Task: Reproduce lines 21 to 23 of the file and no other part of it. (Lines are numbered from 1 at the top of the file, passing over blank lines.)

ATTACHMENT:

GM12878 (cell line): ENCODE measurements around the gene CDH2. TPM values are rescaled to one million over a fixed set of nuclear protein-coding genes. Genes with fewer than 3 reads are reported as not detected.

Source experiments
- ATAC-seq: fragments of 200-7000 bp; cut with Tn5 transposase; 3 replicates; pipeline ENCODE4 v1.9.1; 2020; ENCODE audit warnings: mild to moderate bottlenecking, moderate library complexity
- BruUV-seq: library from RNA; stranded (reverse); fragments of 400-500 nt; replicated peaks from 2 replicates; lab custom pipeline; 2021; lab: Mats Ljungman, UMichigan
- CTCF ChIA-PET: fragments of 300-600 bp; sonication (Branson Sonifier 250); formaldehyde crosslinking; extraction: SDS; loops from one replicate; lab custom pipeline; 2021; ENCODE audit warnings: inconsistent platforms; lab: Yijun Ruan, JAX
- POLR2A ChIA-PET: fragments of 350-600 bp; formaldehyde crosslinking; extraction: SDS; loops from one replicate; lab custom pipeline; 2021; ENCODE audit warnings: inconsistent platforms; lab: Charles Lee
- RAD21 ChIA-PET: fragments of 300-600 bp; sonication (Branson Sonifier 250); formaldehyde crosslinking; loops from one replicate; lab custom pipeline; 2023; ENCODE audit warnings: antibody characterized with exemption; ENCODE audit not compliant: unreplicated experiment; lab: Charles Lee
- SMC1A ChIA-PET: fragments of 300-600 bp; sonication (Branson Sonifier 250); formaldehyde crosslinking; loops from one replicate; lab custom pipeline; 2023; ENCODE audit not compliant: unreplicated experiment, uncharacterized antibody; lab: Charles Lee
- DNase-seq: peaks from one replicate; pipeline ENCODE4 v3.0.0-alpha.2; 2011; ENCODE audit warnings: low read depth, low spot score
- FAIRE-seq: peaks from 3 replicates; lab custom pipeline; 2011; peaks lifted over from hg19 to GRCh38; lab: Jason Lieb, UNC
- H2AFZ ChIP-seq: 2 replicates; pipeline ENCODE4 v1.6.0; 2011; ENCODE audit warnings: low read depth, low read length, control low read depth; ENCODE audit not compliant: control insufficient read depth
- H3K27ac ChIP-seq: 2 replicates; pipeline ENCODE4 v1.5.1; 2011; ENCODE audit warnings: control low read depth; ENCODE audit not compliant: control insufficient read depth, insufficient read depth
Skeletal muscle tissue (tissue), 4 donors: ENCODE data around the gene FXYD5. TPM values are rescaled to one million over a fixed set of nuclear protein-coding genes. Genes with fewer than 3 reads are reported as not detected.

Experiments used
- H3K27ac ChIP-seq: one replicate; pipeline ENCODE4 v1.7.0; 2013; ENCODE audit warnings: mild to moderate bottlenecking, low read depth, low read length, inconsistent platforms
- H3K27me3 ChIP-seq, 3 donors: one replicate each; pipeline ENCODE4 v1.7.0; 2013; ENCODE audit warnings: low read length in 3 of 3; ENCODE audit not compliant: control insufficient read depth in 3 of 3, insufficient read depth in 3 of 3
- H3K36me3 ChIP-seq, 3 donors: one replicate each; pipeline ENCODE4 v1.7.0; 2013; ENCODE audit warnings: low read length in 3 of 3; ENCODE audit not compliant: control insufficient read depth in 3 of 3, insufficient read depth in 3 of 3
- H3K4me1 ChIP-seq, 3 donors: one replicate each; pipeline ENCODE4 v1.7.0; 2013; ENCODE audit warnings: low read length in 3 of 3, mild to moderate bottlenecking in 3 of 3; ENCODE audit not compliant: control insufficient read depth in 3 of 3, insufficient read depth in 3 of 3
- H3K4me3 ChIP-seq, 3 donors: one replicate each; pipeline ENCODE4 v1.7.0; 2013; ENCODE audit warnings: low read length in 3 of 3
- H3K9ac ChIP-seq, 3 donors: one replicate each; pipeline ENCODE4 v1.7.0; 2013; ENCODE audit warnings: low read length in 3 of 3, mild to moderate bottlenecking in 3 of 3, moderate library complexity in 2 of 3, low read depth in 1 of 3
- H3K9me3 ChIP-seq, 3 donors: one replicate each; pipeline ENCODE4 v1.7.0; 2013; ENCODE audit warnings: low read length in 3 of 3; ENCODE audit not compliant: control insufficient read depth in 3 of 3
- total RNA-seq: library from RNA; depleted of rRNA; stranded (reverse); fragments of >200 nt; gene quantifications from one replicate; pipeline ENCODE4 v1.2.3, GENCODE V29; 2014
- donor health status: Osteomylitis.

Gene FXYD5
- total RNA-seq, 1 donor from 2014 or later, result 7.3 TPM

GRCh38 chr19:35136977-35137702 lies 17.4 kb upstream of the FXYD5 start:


- H3K9me3 ChIP-seq, 3 donors: one replicate each; pipeline ENCODE4 v1.7.0; 2013; ENCODE audit warnings: low read length in 3 of 3; ENCODE audit not compliant: control insufficient read depth in 3 of 3
- total RNA-seq: library from RNA; depleted of rRNA; stranded (reverse); fragments of >200 nt; gene quantifications from one replicate; pipeline ENCODE4 v1.2.3, GENCODE V29; 2014
- donor health status: Osteomylitis.